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Author Topic: Seen one of these?? "Junkers" water heater.  (Read 3888 times)
Chaz
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« on: March 30, 2008, 06:39:33 PM »

Hey Guys,
  Ever seen one of these? It's called a "Junkers".  Grin  Seriously.
 

I hope it isn't!  Wink
  A buddy gave it to me a few years ago and I found it while cleaning out a portion of my storage shop. Anybody know anything about it? It says 32,000 btu, .45gal. recovery time, and 100* rise.
  I was kinda thinking about putting it in the bus if it was worth it. I'm not even sure it works yet. But if its not worth it, I'll put it on the "bay".
  can ya tell me anything?
    Chaz
« Last Edit: March 30, 2008, 06:56:35 PM by Chaz » Logged

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Dallas
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« Reply #1 on: March 30, 2008, 08:00:29 PM »

Yup, it was invented by Hugo Junkers in 1894 or 1895.

Bosch took over Junkers in the Pre WWII era at Dessau, sometime around 1937.

Junkers water heaters are popular, or were, all across Eastern Europe, especially in the old Iron Curtain countries.

By the by, Hugo Junkers was also the fella that brought us the Ju87 and Ju88 bombers. some of the most successful bombers in history.

For more information on your little heater, which by the way should be pretty efficient, even by todays standards, you might want to contact Bosch Gmbh. some of those things have been in service for decades with no problems.


Gee, and I didn't even have to Google for the info! lol
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Len Silva
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« Reply #2 on: March 31, 2008, 06:36:20 AM »

It's probably set up for natural gas, may need a different orifice for propane.

Len
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brojcol
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« Reply #3 on: March 31, 2008, 09:00:03 AM »

How old is that thing???
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« Reply #4 on: March 31, 2008, 09:23:15 AM »

Chaz,

Most of the world actually pronounces the German Junkers name as 'Yunkers'. That way it doesn't sound nearly as bad!

Jay
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Chaz
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« Reply #5 on: March 31, 2008, 01:55:51 PM »

I'll remember that Jay!!  Grin Grin Grin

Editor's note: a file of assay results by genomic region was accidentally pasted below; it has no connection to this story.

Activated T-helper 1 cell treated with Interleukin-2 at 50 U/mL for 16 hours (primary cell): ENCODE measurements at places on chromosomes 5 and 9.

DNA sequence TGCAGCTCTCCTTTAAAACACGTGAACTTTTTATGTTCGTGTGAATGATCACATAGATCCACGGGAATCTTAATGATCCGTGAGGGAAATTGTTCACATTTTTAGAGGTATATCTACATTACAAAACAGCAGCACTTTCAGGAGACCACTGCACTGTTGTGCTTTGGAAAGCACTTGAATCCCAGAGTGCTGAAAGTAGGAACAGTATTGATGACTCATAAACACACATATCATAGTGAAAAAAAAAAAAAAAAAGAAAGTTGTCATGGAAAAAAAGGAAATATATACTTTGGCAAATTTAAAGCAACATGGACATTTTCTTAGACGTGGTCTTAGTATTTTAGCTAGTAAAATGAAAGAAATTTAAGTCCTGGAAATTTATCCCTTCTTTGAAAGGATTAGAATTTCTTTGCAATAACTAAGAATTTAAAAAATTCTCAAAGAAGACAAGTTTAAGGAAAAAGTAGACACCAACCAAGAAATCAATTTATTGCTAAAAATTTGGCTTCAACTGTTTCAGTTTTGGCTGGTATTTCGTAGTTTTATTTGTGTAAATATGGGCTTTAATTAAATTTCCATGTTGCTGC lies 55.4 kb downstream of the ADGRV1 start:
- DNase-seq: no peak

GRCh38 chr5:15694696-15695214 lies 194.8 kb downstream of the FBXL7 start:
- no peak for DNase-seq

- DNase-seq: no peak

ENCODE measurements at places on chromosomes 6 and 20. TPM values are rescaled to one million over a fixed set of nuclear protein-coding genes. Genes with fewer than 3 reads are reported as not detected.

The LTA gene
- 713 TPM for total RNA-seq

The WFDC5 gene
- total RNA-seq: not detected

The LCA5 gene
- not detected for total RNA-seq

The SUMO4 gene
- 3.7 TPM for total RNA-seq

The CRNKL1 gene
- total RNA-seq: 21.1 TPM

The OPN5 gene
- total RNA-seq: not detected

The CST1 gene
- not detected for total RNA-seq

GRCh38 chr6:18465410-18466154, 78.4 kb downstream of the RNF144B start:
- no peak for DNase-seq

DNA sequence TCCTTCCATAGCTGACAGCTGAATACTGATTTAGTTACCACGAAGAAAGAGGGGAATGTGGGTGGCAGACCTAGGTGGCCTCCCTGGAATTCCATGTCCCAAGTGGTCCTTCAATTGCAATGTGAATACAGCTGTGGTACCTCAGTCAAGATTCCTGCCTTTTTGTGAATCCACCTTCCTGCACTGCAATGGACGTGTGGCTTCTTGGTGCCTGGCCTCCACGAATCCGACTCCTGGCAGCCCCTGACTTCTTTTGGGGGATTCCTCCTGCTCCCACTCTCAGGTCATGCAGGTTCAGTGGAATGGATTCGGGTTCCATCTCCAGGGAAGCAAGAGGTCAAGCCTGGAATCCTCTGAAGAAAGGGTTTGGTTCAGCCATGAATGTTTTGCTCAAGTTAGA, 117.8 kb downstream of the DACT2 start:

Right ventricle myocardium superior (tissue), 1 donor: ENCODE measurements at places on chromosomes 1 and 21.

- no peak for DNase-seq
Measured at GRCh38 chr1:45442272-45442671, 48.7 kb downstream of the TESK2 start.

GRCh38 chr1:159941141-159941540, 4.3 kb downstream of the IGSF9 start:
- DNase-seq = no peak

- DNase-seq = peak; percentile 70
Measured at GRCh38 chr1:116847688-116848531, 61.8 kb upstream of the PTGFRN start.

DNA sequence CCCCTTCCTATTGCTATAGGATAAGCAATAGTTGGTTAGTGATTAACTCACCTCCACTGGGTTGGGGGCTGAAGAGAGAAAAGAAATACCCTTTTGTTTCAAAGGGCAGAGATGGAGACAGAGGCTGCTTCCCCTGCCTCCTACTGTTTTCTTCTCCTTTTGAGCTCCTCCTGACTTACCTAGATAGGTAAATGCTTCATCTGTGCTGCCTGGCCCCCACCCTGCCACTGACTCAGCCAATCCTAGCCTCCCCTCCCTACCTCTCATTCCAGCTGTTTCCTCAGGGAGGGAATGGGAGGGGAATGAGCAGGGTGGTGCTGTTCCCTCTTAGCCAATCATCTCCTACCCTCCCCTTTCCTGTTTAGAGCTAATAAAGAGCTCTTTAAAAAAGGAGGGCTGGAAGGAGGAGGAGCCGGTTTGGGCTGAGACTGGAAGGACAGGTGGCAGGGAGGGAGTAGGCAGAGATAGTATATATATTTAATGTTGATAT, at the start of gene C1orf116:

I'm not sure, Brojcol. The little "squarish" knob on the bottom is porclein. I would think it has some years on it. I guess I might give it a try to see if it works. Do any of you guys know if what it says it can put out is good enough for in a coach??

Len, it is set up for propane. It was actually taken out of an "old" camper of sorts. I'm not exactly sure how it works, but I suppose I can figure it out. I may see if I can find a little info on it when I get a chance. (teaching the 8th grade for the next two weeks).

How did you know all that stuff Dallas?? It seems like a little bit of an obscure little device. Were they used allot in their day? I'll see if I can find a date on it somewhere. Thanx buddy.
 
  Thanx for the input guys!!
     Chaz
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Dallas
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« Reply #6 on: March 31, 2008, 02:44:49 PM »

I'll remember that Jay!!  Grin Grin Grin 

I'm not sure, Brojcol. The little "squarish" knob on the bottom is porclein. I would think it has some years on it. I guess I might give it a try to see if it works. Do any of you guys know if what it says it can put out is good enough for in a coach??

Len, it is set up for propane. It was actually taken out of an "old" camper of sorts. I'm not exactly sure how it works, but I suppose I can figure it out. I may see if I can find a little info on it when I get a chance. (teaching the 8th grade for the next two weeks).

How did you know all that stuff Dallas?? It seems like a little bit of an obscure little device. Were they used allot in their day? I'll see if I can find a date on it somewhere. Thanx buddy.
 
  Thanx for the input guys!!
     Chaz

Ummm, Last question first...

I probably hold the worlds record for really esoteric, unusable, worthless trivia.

A few decades back, I had a really good friend that had been one of only 2 pilots that made it off the airfield at Schofield Barracks...
No, you don't see them on all the famous movies.  Later he had a fist fight over who got the last beer with Pappy Boyington, of Black Sheep and Flying Tigers fame. (by the way, between the two of them, they didn't equal the weight of Cassius Clay!). Bruce lived in Spokane, Wa. at the time I knew him and Boyington lived in Sand Point, Id.--- my little brother was his paper boy for years.
Bruce's flying had always been with military planes, German in particular. Since his last name was German, and my family is German in descent, we had a few things in common, one of which was his Ju87D basket case that he bought at auction shortly after WWII. (By the way, it's a bit closer if you pronounce it, You-nkerz. We ended up reserching more than building, and even met another friend of mine, Milt Longmire of Vantage, Wa. --- one of the few people in the world that was still alive that actually worked on the zepplin, Hindenburg. He also worked on the some of the R series Navy Zeppelins.